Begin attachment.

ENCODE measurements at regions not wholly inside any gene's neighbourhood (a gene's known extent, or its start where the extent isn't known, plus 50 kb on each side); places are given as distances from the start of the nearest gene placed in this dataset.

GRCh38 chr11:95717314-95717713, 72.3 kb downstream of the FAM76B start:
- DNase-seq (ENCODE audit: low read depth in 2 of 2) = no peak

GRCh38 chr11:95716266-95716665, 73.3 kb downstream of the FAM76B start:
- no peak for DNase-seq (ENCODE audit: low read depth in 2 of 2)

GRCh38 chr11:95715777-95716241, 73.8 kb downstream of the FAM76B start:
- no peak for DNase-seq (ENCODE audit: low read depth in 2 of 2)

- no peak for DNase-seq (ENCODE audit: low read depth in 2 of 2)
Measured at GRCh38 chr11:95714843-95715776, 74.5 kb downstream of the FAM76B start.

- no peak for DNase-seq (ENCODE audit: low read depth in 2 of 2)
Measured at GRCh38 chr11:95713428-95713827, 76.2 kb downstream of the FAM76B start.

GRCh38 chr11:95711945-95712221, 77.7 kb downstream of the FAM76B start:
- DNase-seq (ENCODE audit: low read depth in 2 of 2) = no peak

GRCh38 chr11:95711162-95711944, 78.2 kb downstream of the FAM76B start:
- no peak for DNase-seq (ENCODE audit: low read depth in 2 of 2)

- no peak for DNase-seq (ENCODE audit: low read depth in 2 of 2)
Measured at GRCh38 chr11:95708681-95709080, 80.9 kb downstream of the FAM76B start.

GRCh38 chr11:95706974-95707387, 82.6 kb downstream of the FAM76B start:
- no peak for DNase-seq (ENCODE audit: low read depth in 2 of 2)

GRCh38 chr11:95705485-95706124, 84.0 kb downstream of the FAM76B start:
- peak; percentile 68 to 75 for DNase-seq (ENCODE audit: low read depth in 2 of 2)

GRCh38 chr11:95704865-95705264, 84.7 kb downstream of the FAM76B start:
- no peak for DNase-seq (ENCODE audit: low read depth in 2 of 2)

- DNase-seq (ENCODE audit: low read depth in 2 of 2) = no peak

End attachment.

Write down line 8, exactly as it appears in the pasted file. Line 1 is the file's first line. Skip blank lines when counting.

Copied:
- no peak for DNase-seq (ENCODE audit: low read depth in 2 of 2)